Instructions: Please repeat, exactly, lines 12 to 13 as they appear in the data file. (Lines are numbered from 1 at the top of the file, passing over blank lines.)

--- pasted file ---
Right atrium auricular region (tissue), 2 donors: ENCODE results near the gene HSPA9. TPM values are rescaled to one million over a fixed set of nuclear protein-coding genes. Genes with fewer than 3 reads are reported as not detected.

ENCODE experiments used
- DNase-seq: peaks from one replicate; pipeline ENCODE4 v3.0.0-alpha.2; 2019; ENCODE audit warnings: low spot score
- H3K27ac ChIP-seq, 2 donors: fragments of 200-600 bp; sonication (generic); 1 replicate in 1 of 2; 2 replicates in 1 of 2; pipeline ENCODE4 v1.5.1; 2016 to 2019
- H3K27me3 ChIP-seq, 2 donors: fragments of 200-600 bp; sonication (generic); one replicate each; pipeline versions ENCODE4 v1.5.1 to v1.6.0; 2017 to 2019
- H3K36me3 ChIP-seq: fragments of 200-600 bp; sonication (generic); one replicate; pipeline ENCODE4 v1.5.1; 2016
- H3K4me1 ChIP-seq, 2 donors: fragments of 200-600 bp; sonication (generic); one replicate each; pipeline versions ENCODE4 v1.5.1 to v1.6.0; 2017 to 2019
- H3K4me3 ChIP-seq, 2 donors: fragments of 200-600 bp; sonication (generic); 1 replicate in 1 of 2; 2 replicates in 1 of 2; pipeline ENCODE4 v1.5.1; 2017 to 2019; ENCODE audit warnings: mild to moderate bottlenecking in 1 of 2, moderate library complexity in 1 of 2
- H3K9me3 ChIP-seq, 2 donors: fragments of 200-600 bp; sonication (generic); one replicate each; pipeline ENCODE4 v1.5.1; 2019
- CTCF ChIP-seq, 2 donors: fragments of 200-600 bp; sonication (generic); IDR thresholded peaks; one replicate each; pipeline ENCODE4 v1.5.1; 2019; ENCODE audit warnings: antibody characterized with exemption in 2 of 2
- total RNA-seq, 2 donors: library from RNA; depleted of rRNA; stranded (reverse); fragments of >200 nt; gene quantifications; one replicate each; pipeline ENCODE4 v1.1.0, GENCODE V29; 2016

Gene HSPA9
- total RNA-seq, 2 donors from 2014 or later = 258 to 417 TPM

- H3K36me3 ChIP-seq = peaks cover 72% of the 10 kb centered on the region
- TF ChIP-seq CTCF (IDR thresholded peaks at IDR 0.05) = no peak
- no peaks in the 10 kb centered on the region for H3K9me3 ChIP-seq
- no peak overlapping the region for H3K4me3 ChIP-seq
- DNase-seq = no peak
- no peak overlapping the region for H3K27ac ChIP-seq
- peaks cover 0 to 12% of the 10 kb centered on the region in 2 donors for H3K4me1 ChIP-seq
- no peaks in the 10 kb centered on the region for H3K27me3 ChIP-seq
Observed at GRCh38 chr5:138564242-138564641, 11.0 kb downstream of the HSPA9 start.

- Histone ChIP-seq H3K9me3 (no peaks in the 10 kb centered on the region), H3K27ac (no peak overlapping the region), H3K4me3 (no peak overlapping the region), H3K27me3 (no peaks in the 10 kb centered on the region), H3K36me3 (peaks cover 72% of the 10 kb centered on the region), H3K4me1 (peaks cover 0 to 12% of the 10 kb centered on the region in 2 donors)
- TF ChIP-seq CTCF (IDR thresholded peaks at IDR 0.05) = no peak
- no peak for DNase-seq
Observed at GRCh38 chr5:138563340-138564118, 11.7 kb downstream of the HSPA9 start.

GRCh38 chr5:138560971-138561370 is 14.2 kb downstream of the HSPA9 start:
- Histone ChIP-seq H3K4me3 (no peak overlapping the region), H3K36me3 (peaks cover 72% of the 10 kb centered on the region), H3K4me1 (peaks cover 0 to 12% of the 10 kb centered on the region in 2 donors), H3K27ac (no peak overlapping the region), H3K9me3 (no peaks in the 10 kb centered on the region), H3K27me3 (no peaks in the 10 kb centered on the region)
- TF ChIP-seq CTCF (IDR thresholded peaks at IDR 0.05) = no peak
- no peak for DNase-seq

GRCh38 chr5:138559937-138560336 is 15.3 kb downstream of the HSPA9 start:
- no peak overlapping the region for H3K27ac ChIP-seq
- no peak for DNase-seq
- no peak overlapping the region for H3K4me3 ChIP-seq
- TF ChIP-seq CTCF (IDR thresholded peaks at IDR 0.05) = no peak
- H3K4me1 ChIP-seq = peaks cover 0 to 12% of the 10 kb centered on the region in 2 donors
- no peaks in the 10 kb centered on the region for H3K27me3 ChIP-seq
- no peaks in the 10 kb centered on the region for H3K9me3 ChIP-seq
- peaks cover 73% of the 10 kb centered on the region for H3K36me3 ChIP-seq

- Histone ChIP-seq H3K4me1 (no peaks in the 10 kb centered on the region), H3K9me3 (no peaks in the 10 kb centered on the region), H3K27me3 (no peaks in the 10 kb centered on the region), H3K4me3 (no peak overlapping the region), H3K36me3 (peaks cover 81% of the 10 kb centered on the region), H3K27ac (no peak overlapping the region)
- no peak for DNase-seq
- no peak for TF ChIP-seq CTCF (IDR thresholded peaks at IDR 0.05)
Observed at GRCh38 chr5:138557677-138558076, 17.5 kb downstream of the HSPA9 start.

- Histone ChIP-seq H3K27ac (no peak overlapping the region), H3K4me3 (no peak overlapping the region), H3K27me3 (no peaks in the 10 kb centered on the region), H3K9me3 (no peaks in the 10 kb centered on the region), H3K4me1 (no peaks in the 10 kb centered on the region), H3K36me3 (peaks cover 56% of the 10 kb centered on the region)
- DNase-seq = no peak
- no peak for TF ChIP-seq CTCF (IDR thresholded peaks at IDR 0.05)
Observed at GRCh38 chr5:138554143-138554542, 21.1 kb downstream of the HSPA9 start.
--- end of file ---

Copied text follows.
Gene HSPA9
- total RNA-seq, 2 donors from 2014 or later = 258 to 417 TPM